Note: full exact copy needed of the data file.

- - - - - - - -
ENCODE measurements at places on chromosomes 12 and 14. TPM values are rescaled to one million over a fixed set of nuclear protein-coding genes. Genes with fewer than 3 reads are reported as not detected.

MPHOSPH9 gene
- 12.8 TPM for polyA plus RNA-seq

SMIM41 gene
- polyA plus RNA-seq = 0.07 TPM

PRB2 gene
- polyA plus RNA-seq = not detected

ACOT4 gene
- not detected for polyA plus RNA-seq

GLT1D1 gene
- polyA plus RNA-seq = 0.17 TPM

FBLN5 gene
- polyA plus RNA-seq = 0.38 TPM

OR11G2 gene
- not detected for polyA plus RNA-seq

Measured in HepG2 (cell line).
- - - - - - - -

ENCODE measurements at places on chromosomes 12 and 14. TPM values are rescaled to one million over a fixed set of nuclear protein-coding genes. Genes with fewer than 3 reads are reported as not detected.

MPHOSPH9 gene
- 12.8 TPM for polyA plus RNA-seq

SMIM41 gene
- polyA plus RNA-seq = 0.07 TPM

PRB2 gene
- polyA plus RNA-seq = not detected

ACOT4 gene
- not detected for polyA plus RNA-seq

GLT1D1 gene
- polyA plus RNA-seq = 0.17 TPM

FBLN5 gene
- polyA plus RNA-seq = 0.38 TPM

OR11G2 gene
- not detected for polyA plus RNA-seq

Measured in HepG2 (cell line).